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#12 OFFLINE   lewmur

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Posted 16 January 2006 - 12:55 PM

View PostFuzzButt, on Jan 16 2006, 01:17 PM, said:

All I am saying is that Giga while being faster is not so fast as to warrant any difference in a discussion like this. From what I gather Giga uses all 8 wires so there are none free anyway. The biggest issue with Giga from what I have here is the fact that the rest of the PC cannot keep up with the speeds since the PCI bus is only so fast. I move files between 2 PC's all the time.thernet over power, where you use the power lines in your house as a network.
Not so.  Most of *today's* PC's are MUCH faster than a gigabit in all but the IDE transfer.  And that is where the difference lies.  The gigabit card allows you to transfer files at about the same speed as the current IDE bus allows.  Which is 5 to 10 times what you could do with 10/100.  And I doubt you are getting 100mbits if you are using your powerlines.  Just for the fun of it, if you want, I'll time transferring a 700mb cd iso file over my gigabit system and you try it on your system and we can compare results.

#13 OFFLINE   FuzzButt

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Posted 16 January 2006 - 01:44 PM

Allright,Using 678MB sample (as close to 700MB as I have) 100mb Ethernet Transfer from this PC to my other PC from hard drive to hard drive. (had to use the stopwatch on my cell phone since I don't own a watch)694,620 KB MPG file transfered in 1:28.53 or 7.846 MB/s714,758 KB AVI file transfered in 1:29.98 or 7.942 MB/sSince 100BaseTx os only good for 12.5MB/s max and there is 2.6% overhead with TCP/IP for a loss of 3.25MB/s I should see 1.4MB/s more speed.Just for giggles transfering the same file via USB2 to an external drive took 33.29 seconds or 21.47 MB/s.I know transfering 12.5 GB across firewire takes about 45 minutes from my miniDV camera.I am thinking about setting up a gigabit subnet here between the 2 PC's or if I have to between all of them seperating the lan and wan. but it's a time/money thing. Os the money invested worth the time saved. Not really I don't mind waiting.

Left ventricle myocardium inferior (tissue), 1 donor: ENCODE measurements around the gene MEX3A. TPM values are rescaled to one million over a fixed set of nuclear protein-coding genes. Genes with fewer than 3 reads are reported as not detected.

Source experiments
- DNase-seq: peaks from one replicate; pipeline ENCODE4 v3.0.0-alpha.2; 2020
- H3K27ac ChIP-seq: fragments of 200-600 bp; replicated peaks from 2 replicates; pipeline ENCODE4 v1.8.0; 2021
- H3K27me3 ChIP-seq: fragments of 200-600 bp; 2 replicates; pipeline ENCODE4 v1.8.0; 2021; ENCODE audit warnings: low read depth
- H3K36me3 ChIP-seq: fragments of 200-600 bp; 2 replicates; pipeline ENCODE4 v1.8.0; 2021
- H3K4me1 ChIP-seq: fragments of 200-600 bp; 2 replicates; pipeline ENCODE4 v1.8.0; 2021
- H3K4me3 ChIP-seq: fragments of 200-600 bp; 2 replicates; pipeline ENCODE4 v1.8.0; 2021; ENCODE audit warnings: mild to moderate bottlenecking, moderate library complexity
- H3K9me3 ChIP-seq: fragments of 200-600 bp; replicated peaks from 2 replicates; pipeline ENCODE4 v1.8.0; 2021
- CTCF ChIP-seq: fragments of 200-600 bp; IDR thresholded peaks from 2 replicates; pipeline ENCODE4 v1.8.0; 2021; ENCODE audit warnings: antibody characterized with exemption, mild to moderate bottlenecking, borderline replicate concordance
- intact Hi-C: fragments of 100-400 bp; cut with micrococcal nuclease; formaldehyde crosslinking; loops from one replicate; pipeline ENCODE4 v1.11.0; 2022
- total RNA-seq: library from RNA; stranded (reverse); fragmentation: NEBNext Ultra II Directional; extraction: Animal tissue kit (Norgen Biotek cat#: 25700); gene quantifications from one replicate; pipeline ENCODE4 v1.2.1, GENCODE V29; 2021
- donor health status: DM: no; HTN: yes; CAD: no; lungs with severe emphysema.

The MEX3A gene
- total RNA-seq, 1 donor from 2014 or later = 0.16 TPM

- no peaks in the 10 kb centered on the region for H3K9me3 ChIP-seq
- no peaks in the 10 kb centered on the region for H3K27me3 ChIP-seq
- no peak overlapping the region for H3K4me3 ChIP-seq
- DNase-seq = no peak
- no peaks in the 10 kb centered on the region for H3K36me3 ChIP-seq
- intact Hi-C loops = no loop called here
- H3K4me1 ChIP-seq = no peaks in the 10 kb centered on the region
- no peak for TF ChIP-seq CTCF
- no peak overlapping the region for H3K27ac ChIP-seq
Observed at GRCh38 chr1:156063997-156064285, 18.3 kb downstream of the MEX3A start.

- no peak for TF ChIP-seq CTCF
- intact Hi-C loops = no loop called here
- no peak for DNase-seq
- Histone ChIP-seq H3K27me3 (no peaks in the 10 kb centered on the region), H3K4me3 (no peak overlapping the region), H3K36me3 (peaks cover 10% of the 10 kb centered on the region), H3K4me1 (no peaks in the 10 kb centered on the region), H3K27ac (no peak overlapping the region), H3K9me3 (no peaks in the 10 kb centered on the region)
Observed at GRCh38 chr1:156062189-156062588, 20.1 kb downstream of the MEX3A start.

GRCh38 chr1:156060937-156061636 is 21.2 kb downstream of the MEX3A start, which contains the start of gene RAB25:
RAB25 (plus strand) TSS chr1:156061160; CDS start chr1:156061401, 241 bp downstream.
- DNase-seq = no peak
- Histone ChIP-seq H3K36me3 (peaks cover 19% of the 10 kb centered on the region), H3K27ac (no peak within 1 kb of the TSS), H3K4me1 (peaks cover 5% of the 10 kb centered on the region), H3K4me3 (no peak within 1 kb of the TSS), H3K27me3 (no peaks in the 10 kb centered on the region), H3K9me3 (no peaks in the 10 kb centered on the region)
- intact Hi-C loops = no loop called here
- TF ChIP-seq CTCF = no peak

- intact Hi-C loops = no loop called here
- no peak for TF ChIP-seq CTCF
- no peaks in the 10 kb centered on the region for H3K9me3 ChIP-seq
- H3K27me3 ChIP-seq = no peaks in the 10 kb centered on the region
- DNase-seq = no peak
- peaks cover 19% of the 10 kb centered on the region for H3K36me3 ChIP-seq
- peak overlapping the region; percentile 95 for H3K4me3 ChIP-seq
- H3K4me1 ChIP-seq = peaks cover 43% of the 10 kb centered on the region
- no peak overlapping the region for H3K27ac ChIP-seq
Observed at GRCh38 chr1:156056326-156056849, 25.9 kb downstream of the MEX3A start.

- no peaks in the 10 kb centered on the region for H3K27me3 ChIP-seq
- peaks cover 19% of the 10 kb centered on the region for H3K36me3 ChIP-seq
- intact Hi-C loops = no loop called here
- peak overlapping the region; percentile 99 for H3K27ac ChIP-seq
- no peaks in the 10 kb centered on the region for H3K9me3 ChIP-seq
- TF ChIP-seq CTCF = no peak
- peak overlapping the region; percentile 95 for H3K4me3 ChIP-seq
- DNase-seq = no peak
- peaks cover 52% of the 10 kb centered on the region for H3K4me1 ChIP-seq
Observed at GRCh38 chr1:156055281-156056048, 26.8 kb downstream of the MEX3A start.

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#14 OFFLINE   JerryM

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Posted 16 January 2006 - 03:42 PM

Thanks. I think a hub is the way to go in this instance.Jerry